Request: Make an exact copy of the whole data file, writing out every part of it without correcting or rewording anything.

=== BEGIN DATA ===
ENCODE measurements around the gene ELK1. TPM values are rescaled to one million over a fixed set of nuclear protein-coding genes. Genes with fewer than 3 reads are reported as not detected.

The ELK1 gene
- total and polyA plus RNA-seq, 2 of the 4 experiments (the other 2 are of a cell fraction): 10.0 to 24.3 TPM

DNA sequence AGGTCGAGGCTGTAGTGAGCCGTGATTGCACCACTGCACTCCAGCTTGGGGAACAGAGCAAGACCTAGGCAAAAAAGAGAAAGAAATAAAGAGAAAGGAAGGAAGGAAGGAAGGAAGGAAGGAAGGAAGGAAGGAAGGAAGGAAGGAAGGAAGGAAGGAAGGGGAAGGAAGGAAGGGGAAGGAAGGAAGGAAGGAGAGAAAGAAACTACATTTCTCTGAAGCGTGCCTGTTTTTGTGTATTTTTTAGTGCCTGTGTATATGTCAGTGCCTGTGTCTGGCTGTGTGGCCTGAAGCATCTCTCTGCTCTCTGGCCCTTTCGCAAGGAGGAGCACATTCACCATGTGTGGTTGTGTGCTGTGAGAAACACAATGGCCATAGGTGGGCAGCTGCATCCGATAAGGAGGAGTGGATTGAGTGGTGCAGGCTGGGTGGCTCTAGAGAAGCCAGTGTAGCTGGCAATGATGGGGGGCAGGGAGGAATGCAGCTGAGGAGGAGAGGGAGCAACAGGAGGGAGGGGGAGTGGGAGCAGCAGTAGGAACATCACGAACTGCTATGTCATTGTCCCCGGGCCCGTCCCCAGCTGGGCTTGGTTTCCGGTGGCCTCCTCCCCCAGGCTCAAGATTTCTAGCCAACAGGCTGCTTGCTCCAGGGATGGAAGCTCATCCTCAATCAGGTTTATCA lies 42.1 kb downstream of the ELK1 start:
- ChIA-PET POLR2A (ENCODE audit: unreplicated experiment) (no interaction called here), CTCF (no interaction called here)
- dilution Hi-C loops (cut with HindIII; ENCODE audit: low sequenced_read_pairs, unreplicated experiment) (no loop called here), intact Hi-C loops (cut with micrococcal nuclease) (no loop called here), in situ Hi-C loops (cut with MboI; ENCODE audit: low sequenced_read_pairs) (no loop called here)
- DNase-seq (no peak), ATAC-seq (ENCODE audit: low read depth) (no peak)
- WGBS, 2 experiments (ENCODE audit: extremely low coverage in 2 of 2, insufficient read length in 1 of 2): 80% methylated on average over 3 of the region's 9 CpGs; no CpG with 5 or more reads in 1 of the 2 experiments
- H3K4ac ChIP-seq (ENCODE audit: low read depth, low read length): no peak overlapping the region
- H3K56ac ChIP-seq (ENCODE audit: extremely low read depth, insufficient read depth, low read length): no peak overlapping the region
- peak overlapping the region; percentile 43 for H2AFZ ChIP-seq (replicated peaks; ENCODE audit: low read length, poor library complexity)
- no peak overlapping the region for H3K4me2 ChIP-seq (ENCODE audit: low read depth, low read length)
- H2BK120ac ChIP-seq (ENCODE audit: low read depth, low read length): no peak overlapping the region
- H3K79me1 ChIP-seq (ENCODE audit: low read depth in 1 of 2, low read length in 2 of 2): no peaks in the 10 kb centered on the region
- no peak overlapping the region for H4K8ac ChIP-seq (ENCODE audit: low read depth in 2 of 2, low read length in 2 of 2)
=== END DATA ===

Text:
ENCODE measurements around the gene ELK1. TPM values are rescaled to one million over a fixed set of nuclear protein-coding genes. Genes with fewer than 3 reads are reported as not detected.

The ELK1 gene
- total and polyA plus RNA-seq, 2 of the 4 experiments (the other 2 are of a cell fraction): 10.0 to 24.3 TPM

DNA sequence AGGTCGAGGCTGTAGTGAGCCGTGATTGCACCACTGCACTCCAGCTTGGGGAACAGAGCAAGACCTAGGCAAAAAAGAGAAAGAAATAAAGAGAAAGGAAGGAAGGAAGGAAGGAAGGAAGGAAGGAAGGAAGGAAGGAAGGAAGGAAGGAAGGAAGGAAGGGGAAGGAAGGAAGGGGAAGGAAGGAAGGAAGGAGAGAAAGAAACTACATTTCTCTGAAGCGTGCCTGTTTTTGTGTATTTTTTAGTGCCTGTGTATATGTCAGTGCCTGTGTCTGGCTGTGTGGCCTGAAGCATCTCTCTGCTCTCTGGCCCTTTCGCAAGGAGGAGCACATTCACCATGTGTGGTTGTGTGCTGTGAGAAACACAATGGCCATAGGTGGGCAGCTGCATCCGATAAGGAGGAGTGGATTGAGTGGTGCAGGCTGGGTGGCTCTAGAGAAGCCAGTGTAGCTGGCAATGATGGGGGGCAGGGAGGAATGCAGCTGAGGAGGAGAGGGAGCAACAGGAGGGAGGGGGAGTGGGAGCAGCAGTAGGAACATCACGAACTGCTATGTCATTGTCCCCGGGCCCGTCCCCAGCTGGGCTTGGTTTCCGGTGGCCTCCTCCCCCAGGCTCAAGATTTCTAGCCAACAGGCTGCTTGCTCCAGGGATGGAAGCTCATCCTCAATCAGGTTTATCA lies 42.1 kb downstream of the ELK1 start:
- ChIA-PET POLR2A (ENCODE audit: unreplicated experiment) (no interaction called here), CTCF (no interaction called here)
- dilution Hi-C loops (cut with HindIII; ENCODE audit: low sequenced_read_pairs, unreplicated experiment) (no loop called here), intact Hi-C loops (cut with micrococcal nuclease) (no loop called here), in situ Hi-C loops (cut with MboI; ENCODE audit: low sequenced_read_pairs) (no loop called here)
- DNase-seq (no peak), ATAC-seq (ENCODE audit: low read depth) (no peak)
- WGBS, 2 experiments (ENCODE audit: extremely low coverage in 2 of 2, insufficient read length in 1 of 2): 80% methylated on average over 3 of the region's 9 CpGs; no CpG with 5 or more reads in 1 of the 2 experiments
- H3K4ac ChIP-seq (ENCODE audit: low read depth, low read length): no peak overlapping the region
- H3K56ac ChIP-seq (ENCODE audit: extremely low read depth, insufficient read depth, low read length): no peak overlapping the region
- peak overlapping the region; percentile 43 for H2AFZ ChIP-seq (replicated peaks; ENCODE audit: low read length, poor library complexity)
- no peak overlapping the region for H3K4me2 ChIP-seq (ENCODE audit: low read depth, low read length)
- H2BK120ac ChIP-seq (ENCODE audit: low read depth, low read length): no peak overlapping the region
- H3K79me1 ChIP-seq (ENCODE audit: low read depth in 1 of 2, low read length in 2 of 2): no peaks in the 10 kb centered on the region
- no peak overlapping the region for H4K8ac ChIP-seq (ENCODE audit: low read depth in 2 of 2, low read length in 2 of 2)